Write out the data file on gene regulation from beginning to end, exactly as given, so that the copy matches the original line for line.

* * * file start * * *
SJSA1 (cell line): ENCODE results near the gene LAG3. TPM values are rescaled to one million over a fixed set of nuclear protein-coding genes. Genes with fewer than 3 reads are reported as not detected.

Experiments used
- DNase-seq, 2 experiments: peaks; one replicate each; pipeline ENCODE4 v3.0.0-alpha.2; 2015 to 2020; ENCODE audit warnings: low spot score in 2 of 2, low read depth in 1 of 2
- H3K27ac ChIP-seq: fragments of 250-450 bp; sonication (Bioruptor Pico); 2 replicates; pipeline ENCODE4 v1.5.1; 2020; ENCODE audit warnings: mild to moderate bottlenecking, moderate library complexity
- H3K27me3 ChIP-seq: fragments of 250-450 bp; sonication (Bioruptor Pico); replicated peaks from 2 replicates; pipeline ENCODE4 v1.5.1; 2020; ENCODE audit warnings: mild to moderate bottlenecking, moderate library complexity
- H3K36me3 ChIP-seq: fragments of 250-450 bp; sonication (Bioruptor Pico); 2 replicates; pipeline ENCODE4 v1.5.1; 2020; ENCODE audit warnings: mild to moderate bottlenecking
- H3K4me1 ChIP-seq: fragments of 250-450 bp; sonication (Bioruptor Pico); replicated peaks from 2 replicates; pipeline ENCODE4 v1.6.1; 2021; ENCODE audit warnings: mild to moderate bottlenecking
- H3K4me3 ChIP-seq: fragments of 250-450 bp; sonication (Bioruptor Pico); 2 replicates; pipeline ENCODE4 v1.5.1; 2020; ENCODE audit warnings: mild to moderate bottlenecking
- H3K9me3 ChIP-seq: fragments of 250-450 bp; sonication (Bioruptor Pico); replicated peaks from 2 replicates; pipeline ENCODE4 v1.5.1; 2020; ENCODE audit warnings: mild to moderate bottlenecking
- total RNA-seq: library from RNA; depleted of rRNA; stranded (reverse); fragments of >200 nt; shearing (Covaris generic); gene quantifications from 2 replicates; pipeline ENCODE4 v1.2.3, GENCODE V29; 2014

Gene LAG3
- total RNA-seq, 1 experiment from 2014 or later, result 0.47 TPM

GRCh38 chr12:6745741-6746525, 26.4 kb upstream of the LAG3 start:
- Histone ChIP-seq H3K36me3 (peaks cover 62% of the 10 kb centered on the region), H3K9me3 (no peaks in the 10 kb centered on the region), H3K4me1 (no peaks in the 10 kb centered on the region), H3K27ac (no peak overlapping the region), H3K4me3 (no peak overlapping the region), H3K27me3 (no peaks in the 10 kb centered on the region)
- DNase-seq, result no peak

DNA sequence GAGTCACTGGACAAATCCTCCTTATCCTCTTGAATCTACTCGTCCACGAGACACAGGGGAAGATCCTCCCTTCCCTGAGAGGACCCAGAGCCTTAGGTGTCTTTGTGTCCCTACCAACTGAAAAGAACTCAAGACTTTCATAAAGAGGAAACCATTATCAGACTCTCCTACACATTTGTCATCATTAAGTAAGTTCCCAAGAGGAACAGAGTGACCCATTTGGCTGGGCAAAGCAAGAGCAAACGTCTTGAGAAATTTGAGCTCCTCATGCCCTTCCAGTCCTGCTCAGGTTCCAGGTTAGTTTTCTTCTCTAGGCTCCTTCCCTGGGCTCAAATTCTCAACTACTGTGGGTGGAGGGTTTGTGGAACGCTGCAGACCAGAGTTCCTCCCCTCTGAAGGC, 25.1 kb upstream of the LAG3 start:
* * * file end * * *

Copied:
SJSA1 (cell line): ENCODE results near the gene LAG3. TPM values are rescaled to one million over a fixed set of nuclear protein-coding genes. Genes with fewer than 3 reads are reported as not detected.

Experiments used
- DNase-seq, 2 experiments: peaks; one replicate each; pipeline ENCODE4 v3.0.0-alpha.2; 2015 to 2020; ENCODE audit warnings: low spot score in 2 of 2, low read depth in 1 of 2
- H3K27ac ChIP-seq: fragments of 250-450 bp; sonication (Bioruptor Pico); 2 replicates; pipeline ENCODE4 v1.5.1; 2020; ENCODE audit warnings: mild to moderate bottlenecking, moderate library complexity
- H3K27me3 ChIP-seq: fragments of 250-450 bp; sonication (Bioruptor Pico); replicated peaks from 2 replicates; pipeline ENCODE4 v1.5.1; 2020; ENCODE audit warnings: mild to moderate bottlenecking, moderate library complexity
- H3K36me3 ChIP-seq: fragments of 250-450 bp; sonication (Bioruptor Pico); 2 replicates; pipeline ENCODE4 v1.5.1; 2020; ENCODE audit warnings: mild to moderate bottlenecking
- H3K4me1 ChIP-seq: fragments of 250-450 bp; sonication (Bioruptor Pico); replicated peaks from 2 replicates; pipeline ENCODE4 v1.6.1; 2021; ENCODE audit warnings: mild to moderate bottlenecking
- H3K4me3 ChIP-seq: fragments of 250-450 bp; sonication (Bioruptor Pico); 2 replicates; pipeline ENCODE4 v1.5.1; 2020; ENCODE audit warnings: mild to moderate bottlenecking
- H3K9me3 ChIP-seq: fragments of 250-450 bp; sonication (Bioruptor Pico); replicated peaks from 2 replicates; pipeline ENCODE4 v1.5.1; 2020; ENCODE audit warnings: mild to moderate bottlenecking
- total RNA-seq: library from RNA; depleted of rRNA; stranded (reverse); fragments of >200 nt; shearing (Covaris generic); gene quantifications from 2 replicates; pipeline ENCODE4 v1.2.3, GENCODE V29; 2014

Gene LAG3
- total RNA-seq, 1 experiment from 2014 or later, result 0.47 TPM

GRCh38 chr12:6745741-6746525, 26.4 kb upstream of the LAG3 start:
- Histone ChIP-seq H3K36me3 (peaks cover 62% of the 10 kb centered on the region), H3K9me3 (no peaks in the 10 kb centered on the region), H3K4me1 (no peaks in the 10 kb centered on the region), H3K27ac (no peak overlapping the region), H3K4me3 (no peak overlapping the region), H3K27me3 (no peaks in the 10 kb centered on the region)
- DNase-seq, result no peak

DNA sequence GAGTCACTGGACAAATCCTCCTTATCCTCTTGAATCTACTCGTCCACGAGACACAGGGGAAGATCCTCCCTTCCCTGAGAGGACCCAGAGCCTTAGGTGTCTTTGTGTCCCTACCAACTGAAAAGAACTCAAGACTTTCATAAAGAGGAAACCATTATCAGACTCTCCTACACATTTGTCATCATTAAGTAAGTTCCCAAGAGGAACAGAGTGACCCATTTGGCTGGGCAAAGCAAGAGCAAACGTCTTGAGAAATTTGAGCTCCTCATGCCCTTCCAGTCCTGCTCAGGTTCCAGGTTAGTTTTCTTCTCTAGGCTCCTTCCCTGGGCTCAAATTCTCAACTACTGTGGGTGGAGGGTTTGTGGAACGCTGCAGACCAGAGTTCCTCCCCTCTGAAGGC, 25.1 kb upstream of the LAG3 start: